Reel Injun(documentary)

On This Day: April 18
  • 1689: A popular uprising known as the Boston Revolt against Sir Edmund Andros, the governor of the Dominion of New England.
  • 1850: American anarchist Joseph Labadie was born in Paw Paw, Michigan.
  • 1857: Clarence Darrow born. He was a lawyer who defended Eugene Debs, IWW members and teacher John Scopes for teaching evolution in schools.
  • 1888: 260 non-unionised women clothing workers of Shotwell, Clerihew and Lothman walk out in protest over pay cut.
  • 1889: Jessie Street born. Australian suffragette and activist for human rights.
  • 1908: IWW poem “We Have Fed You All for a Thousand Years” published in the “Industrial Union Bulletin”.
  • 1912: UMWA miners’ strike, demanding same pay as other West Virginia miners and union recognition. The National Guard is called out, and over 50 are killed.
  • 1925: True Friend’s Alliance (Jin Wu Ryong Mong) group established in Taegu, Korea by anarchists Shin Jae-mo, Bang Han-sang and Choung Myong-kun.
  • 1937: Spain’s Friends of Durruti Group held their first public meeting with a crowd of around 1,000.
  • 1941: NYC bus companies agree to hire African-American workers after 4-week riders boycott led by Rev Adam Clayton Powell, Jr.
  • 1959: King speaks for the integration of schools at a rally of 26,000 at the Lincoln Memorial in Washington, DC.
    November 20 – Alabama passes laws to limit black voter registration.
  • 1970: In Trinidad and Tobago, sugar workers go on a near-general strike.
  • 1977: Native American activist Leonard Peltier found guilty of murder.
  • 1984: French Trotskyist, Pierre Frank, dies in Paris. Author of a history of the movement, “The Long March of the Trotskyists”.
  • 2011: Approximately 100,000 protesters sat in the central Square of Homs, Syria calling for the resignation of President Bashar al-Assad.

Naelyn Pike is an incredible teen activist for indigenous and environmental rights and a member of the San Carlos Apache Tribe in Arizona. She has protested with Apache-Stronghold to defend sacred land and protect her cultural identity. Earlier this year, she won the Youth Ambassador Spotlight and is officially recognized as a Champion for Change by the Center for Native American Youth.

Katherine Siva Saubel (1920-2011) was a Native American scholar who dedicated her life and career to the effort of preserving the language, culture, and history of the Cahuilla people, to which she belonged. She was one of the most renowned and respected Native American leaders in the state of California.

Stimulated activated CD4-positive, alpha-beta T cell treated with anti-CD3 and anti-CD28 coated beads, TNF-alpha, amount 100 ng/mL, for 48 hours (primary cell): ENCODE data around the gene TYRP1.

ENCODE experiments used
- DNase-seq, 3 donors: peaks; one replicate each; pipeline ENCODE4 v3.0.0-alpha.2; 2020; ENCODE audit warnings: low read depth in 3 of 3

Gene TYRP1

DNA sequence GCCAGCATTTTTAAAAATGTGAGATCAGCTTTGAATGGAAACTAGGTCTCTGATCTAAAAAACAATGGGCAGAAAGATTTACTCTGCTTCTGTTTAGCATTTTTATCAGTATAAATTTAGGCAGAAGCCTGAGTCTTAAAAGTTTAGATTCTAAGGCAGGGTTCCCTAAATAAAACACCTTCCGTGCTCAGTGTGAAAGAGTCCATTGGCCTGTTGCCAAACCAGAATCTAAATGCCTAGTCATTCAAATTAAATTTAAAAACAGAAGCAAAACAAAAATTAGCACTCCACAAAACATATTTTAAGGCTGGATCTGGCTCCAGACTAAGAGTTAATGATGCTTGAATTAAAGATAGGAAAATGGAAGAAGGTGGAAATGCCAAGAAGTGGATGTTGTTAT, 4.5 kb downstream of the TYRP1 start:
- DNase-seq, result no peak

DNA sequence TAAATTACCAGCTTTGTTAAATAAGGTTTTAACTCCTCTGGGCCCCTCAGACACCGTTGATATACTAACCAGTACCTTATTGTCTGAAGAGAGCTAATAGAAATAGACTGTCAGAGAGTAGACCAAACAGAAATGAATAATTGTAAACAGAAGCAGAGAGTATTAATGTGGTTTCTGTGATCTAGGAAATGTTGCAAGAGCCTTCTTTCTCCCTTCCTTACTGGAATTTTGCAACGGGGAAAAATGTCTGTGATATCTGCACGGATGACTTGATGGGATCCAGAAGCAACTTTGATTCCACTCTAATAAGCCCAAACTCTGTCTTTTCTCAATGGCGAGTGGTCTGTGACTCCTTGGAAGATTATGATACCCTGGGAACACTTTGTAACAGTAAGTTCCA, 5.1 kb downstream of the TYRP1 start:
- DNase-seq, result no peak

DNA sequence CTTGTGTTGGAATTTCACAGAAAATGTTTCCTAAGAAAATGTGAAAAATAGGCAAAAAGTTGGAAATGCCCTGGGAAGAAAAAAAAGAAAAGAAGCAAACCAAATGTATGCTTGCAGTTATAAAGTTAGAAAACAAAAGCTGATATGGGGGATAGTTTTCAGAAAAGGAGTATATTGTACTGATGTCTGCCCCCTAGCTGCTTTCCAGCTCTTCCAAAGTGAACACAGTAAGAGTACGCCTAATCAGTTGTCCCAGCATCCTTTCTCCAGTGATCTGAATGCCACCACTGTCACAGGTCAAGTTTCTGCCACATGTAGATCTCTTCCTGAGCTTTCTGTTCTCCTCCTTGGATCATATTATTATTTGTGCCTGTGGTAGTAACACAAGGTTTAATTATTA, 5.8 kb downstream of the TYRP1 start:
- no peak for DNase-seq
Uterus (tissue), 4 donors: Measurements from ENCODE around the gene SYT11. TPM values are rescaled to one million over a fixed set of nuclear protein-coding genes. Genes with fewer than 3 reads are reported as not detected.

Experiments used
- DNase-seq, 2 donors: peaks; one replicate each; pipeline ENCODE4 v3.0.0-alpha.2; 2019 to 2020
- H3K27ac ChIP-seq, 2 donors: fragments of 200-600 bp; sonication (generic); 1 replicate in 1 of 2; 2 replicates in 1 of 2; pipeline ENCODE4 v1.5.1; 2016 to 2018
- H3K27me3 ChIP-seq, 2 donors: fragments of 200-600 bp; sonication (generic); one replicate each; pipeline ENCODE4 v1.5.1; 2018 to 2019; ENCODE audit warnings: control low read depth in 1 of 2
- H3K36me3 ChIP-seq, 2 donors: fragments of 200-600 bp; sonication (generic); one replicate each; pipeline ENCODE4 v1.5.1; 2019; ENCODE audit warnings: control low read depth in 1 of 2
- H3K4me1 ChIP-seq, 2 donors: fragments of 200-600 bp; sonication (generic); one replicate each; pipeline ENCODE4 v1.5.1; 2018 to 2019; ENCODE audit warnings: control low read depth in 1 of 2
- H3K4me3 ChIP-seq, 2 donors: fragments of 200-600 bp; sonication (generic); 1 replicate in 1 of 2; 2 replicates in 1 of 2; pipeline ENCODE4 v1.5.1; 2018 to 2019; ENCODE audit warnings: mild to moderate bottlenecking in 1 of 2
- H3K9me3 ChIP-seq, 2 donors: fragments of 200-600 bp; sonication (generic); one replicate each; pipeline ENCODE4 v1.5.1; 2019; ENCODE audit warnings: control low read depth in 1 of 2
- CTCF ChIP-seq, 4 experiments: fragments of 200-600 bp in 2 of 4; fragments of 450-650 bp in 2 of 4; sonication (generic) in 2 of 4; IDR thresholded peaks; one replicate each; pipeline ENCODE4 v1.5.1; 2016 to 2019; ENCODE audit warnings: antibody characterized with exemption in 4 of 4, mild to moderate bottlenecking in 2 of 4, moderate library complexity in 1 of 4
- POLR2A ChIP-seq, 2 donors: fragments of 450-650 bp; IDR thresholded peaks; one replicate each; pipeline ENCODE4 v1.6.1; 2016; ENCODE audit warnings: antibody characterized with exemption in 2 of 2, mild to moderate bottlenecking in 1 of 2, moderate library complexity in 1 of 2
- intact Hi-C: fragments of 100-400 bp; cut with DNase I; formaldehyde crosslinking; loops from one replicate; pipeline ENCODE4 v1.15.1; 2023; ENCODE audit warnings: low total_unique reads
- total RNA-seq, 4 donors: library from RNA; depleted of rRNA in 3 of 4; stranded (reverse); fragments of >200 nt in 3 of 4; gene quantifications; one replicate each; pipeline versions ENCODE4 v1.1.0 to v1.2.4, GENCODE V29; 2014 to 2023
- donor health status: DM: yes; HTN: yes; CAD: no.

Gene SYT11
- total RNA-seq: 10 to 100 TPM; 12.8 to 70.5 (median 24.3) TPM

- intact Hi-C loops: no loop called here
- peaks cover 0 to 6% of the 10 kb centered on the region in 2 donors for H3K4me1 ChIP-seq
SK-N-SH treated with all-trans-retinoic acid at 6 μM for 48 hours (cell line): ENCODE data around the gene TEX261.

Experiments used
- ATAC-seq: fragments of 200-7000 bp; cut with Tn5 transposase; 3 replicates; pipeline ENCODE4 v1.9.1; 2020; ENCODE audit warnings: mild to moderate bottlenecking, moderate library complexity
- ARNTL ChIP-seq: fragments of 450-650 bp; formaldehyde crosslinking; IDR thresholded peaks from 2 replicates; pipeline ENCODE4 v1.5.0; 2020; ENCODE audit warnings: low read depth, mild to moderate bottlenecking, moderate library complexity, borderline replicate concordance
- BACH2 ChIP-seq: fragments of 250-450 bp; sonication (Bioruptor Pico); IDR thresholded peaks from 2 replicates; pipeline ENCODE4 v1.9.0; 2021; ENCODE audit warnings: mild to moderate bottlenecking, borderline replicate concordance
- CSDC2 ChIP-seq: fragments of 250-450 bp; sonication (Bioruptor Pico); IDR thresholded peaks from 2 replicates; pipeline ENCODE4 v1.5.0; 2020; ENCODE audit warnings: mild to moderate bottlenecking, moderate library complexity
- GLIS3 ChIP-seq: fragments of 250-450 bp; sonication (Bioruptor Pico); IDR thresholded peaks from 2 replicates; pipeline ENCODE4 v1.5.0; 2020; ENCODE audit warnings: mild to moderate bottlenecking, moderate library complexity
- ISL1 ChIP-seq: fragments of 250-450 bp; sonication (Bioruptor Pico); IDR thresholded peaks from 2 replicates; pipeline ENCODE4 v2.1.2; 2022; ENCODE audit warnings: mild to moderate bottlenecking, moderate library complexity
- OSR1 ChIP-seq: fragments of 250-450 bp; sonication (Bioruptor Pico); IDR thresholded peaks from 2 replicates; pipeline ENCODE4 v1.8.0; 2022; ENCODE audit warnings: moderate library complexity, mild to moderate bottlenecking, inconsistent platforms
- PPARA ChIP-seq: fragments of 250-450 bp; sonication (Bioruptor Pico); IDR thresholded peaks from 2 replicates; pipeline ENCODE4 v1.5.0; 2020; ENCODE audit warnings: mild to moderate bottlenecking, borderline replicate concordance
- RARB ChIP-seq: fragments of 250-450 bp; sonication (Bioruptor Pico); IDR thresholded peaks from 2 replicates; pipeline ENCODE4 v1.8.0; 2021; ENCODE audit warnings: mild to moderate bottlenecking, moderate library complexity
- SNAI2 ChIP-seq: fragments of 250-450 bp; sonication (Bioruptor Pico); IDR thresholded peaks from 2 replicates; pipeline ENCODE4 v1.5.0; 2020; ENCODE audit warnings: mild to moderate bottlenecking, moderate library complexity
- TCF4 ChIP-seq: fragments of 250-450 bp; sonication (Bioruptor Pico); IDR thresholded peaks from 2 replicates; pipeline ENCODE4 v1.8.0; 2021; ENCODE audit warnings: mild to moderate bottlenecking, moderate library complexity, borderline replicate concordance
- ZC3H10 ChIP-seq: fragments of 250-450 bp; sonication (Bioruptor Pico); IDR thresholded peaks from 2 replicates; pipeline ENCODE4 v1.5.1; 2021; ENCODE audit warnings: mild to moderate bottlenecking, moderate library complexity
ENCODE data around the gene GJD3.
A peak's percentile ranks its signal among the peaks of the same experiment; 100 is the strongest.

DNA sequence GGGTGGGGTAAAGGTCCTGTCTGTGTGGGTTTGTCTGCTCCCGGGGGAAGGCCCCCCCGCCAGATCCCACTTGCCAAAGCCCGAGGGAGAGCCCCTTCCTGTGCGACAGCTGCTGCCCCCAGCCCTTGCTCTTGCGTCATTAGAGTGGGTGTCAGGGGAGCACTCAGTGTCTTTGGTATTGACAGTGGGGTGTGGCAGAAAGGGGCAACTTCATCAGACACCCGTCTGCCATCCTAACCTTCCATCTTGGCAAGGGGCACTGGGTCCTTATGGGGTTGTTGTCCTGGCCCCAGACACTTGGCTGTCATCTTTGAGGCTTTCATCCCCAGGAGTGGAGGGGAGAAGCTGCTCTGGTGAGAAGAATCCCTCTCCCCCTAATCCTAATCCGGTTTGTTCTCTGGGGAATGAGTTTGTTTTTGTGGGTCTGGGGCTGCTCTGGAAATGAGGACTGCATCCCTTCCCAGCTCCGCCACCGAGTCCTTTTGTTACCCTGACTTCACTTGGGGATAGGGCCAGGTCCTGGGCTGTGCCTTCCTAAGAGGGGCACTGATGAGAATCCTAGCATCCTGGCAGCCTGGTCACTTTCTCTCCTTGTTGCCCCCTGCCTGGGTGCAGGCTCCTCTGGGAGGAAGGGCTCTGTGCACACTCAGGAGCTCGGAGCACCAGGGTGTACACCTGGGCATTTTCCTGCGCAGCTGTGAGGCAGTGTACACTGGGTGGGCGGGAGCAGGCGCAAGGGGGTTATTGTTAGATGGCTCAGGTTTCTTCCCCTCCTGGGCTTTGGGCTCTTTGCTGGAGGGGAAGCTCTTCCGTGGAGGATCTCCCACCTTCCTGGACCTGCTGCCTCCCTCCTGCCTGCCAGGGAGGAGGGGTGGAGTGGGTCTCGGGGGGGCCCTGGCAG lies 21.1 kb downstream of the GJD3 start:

Worried that the native people were only learning English and forgetting their own language, she made various efforts to maintain it, such as the publication of a reference grammar, a dictionary, and a textbook of Cahuilla. She also opened a reservation museum in Banning, California for the purpose of exhibiting her numerous historical artifacts. She was awarded the Chancellor’s Medal by the University of California – the highest honour the institution has to offer.

remember how they tackled cultural appropriation in Criminal Minds, S1 “The Tribe”, when this thirty-something, power-hungry white dude used half-assed understandings of Native American cultures (just fucking mixed them all together) to brainwash other white teens into killing people…

“You’re not Apache” says the actual Native American activist involved in the case.

“No, you are not a true Apache! Grandfather said-…” shouts the brainwashed white teenage girl. Who then mentions ‘Grandfather’ tested her using the (Gahey?, I apologise if that is incorrect) in the desert, and she goes on and on about how they were true-… but he is having NONE of it.

He’s offended (rightly so) that she was flippantly referring to the (ga-hey?), and tells her they are not what she believes them to be, and she could not understand. 

Eventually the guy grabs the bloody blanket of her victims and goes, “Look at this, this is not the blood of an enemy, it is the blood of a little girl like you. You have been brainwashed with half-truths of a culture you do not understand!”

And it was like… get her.

And then the Grandfather dude tries to upset the only actual Native American person (Black Wolf) when they finally confront him. Etc.


Not to mention, the show gives a lot of time to having the agents blatantly labelling the bad guys here “American Defense League” or whatever they called themselves… as racists. And state that “450 guns between 200 people isn’t self-defense”.

The plot is real fucked up bc of what the white people did in order to play on the stereotypical rhetoric of the ‘savage indians’, but you can see it happening in real life? 
This was made like… tn years back or whatever, and it’s kind of like… yeah, that could still happen, even now. White people with guns kicking down school doors for some stupid reason… etc.

Dunno, was just rewatching it and it was like… interesting. This sounds like Donglord Trunk’s approach to victim-blaming… 


Law enforcement in Morton County, North Dakota — armed in riot gear — began removing protesters who were occupying the Dakota Access Pipeline site on the Standing Rock Sioux reservation Thursday.

Officers removed a roadblock placed by Native American and environmental rights activists. The removal process resulted in a clash between protesters and officers.